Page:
As House Republicans’ second in command, Steve Scalise, R-La., had regular opportunities last Congress to ask about — or criticize — Democrats’ upcoming agenda during end-of-week colloquies on the floor. Now, with Republicans in power, the shoe’s on the other foot, and Scalise will spend colloquies on the receiving end of questions from newly minted Minority Whip Katherine M. Clark, D-Mass.
The colloquy is a House tradition in which the minority whip engages the majority leader in a dialogue on the floor to preview the upcoming week’s legislative schedule, generally occurring after the final House votes of a week. Colloquies don’t often stay focused on the schedule for long, though, as the two parties’ seconds-in-command exchange snipes and delve into a wide range of timely policy issues.
Amid concerns raised over border control and law enforcement legislation by members of their own party, five of the Republicans’ 11 “ready to go bills” slated for the first two weeks of the Congress have yet to receive floor action five weeks after the start of the 118th Congress.
This week, for example, the House took up several quick measures under two different rules to reflect partisan priorities and messaging — a slew of bills to reverse the Biden administration’s coronavirus emergency declarations and policies, which are presumed dead on arrival in the Senate, along with a resolution to remove Rep. Ilhan Omar, D-Minn., from the Foreign Affairs Committee and another denouncing socialism.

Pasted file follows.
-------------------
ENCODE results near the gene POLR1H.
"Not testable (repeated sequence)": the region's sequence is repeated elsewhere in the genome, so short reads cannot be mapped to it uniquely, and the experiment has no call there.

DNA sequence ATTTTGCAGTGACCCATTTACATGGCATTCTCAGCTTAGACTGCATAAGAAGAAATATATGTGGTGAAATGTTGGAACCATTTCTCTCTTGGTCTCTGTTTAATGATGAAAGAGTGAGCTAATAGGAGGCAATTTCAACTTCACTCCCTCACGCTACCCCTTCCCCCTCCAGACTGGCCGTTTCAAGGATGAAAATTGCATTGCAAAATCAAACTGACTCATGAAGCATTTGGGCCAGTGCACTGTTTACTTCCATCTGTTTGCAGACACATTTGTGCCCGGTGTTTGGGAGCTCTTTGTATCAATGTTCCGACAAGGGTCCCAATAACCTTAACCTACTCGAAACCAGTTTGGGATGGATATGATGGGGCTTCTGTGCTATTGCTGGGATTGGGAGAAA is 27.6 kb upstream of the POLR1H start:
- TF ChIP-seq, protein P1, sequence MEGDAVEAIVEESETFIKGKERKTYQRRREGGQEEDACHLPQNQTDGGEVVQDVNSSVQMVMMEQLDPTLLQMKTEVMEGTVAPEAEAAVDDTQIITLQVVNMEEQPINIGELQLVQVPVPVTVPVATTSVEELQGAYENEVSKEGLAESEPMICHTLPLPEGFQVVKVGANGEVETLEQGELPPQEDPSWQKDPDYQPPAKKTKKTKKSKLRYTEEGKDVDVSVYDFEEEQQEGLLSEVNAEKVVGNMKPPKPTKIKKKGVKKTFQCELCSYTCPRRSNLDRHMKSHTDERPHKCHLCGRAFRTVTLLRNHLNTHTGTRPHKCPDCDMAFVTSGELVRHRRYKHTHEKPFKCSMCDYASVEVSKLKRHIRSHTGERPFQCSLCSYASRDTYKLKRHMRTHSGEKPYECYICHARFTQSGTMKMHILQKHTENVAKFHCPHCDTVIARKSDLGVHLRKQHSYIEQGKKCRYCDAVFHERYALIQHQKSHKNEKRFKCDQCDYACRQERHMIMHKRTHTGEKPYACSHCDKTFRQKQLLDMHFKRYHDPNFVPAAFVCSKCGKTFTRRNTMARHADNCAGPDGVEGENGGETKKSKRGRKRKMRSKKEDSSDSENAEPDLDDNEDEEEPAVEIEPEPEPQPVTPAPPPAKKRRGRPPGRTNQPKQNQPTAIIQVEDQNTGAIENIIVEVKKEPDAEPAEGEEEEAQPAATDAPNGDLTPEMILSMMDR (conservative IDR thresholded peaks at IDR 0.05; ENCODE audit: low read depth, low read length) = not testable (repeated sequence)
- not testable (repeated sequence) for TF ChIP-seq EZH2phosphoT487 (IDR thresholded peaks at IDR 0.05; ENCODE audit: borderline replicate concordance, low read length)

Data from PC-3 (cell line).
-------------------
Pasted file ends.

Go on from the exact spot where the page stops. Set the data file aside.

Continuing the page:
Between the extended speakership battle, Republicans’ struggles to get some of their planned bills to the floor, and presiding over the first open amendment process in nearly seven years, the House floor schedule has been difficult to predict.
Against this backdrop, the traditional opportunity for the minority to ask the majority about the schedule felt especially apt.
Thursday afternoon, Scalise announced that the House will consider three measures under rule next week — a bill to terminate an April 2022 Centers for Disease Control and Prevention rule requiring COVID-19 vaccinations for foreign travelers entering the country and two joint resolutions regarding actions of the District of Columbia Council.
One resolution would reverse the council’s decision to allow undocumented immigrants to vote in citywide elections, while the other would disapprove of its decision to reduce maximum penalties and eliminate mandatory minimum sentences for certain crimes, a decision that Scalise called “radical.”
The House will also consider several measures under suspension of the rules, an expedited process used to move noncontroversial legislation through the chamber.
The two council measures on next week’s schedule touch on hot-button issues of immigration and crime, two issues Republicans have struggled to tick off their initial to-do list for the Congress.